It shouldn’t surprise us that the gut affects the brain. After all, 2,500 years ago Hippocrates claimed that ‘all disease begins in the gut‘.
But the real shocker is that we didn’t appreciate all the microbes residing in our gastrointestinal tract until the 21st century. Bacteria had been found in faeces, but they were generally dismissed as pathogens. It took next-generation gene-sequencing machines to discover that our colon is home to over a thousand different species of bacteria, numbering roughly 100 trillion cells and weighing some 1.3 kilos.
Far from being dangerous germs, this batch of bacteria – called the microbiota – turns out to be symbiotic. In return for a warm environment flowing with nutrients, our microbiota provides protection from the marauding pathogens of the outside world.
Even more than our own immune system, these microbes defend against the continuously shape-shifting bacteria in our air and our food. This arrangement is important enough to pass down from mother to child in almost every animal species known. The birth canal is one of the first microbial exposures provided to the newborn, followed by breast milk which contains both microbes and the prebiotics they need to thrive.
Attainment of a cooperative microbiota early on can spell the difference between robust health and a life of sickness and misery. A healthy microbiota trains the nascent immune system to tolerate the beneficial microbes, preventing continuous inflammation. A good microbiota even affects brain development, encouraging the growth of nerves. Once established at around 1,000 days, gut microbes develop into a tightly knit community resilient enough to last a lifetime.
Through several different avenues, the microbiota can also affect our mood. Pathogens that penetrate the gut lining can produce metabolites that cause anxiety in a matter of minutes. Conversely, microbes that improve mood are known as psychobiotics. Gut microbes communicate with the brain in several ways:
- Some bacteria produce feel-good neurotransmitters like dopamine and serotonin that may directly affect the brain via the vagus nerve.
- Certain microbes trigger cytokines that circulate throughout the body and can lead to mood changes.
- Some beneficial bacteria produce short-chain fatty acids like butyrate that can heal the gut and directly pass through the blood-brain barrier to improve brain function.
- The microbiota communicates hormonally with the brain by means of the hypothalamus, pituitary and adrenal glands – the HPA (hypothalamic pituitary adrenal) axis.
Stressors that activate the adrenal glands end up slowing down the gut and tamping down the immune system. This allows the body to maximise energy stores to fight the stress, but the weakened immune response may allow pathogens to breach the gut lining. No matter how beneficial they are in the gut, bacteria that enter the blood system are pathogenic. Continued stress can lead to a chronic inflammatory response by the immune system that can reach the brain, resulting in depression and anxiety. But good bacteria, communicating via neurotransmitters, cytokines, short-chain fatty acids, and hormones, can turn things around.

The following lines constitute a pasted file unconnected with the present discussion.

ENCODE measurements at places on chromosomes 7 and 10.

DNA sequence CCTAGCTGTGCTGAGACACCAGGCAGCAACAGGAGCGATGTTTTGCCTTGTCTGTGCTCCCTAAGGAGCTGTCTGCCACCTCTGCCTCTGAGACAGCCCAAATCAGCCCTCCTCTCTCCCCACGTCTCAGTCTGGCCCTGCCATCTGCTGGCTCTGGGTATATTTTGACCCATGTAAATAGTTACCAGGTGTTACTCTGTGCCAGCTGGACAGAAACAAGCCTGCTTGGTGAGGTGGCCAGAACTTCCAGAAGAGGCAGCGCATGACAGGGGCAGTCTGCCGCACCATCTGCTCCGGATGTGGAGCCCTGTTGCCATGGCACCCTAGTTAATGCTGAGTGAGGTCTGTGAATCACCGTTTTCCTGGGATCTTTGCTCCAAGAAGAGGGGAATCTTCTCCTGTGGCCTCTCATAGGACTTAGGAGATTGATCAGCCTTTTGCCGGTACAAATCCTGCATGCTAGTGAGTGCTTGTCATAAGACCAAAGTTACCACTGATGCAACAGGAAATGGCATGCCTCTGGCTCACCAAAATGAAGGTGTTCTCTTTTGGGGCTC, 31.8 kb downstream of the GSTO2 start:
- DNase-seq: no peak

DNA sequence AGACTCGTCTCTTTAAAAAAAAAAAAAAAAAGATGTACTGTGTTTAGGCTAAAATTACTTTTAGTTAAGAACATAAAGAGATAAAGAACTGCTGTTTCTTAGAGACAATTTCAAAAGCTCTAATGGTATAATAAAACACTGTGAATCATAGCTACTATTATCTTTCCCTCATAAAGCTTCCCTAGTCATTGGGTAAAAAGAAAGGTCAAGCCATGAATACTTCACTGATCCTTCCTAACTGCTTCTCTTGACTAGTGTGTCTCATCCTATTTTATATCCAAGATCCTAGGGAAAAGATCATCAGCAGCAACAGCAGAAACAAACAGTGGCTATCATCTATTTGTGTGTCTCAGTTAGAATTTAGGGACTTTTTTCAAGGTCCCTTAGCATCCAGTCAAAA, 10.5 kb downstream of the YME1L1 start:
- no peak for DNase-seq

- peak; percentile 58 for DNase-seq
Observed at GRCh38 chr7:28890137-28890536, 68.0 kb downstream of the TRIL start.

There are many reasons for depression, including grieving and excessive rumination on past or current problems. These are addressable by therapy. But psychiatrists would be wise to look into gastrointestinal issues when they enrol a new patient, because the odds are good that the microbiota is also involved.
Dr Ted Dinan, an Irish psychiatrist (and the person who coined the term psychobiotic), makes it a habit to examine gut problems with all his patients. He has had good success with psychobiotic treatments – especially with those patients who are trying to avoid drugs or who have tried everything else. Dr Dinan has conducted research with John Cryan, a neurology professor at University College Cork, and together they have broken ground on many of these amazing gut-brain connections.
So what is a psychobiotic therapy? It depends on the patient, but it can range from better food choices (a Mediterranean diet, including fermented foods) to probiotic supplements. Exercise, which has a salutary effect on the microbiota, is always involved. Adding more fibre to the diet is important, as it boosts populations of psychobiotic microbes in the gut.
Science shows that there is a lot of variation from person to person, so Dr Dinan recommends that people try different strategies and keep notes on what works best. We are just at the beginning of this new paradigm, but the research is proceeding quickly and none too soon: there are 300 million people around the world suffering from depression. For many of them, a psychobiotic solution could be close at hand.
Scott Anderson is a scientist and writer who researches prebiotics and probiotics for both animals and humans. He works for Freedom Health, where he does research and formulates health supplements. His latest book, The Psychobiotic Revolution, is published by National Geographic and is co-authored with Dr John Cryan and Dr Ted Dinan. You can connect with him on Twitter @Psychobiotic
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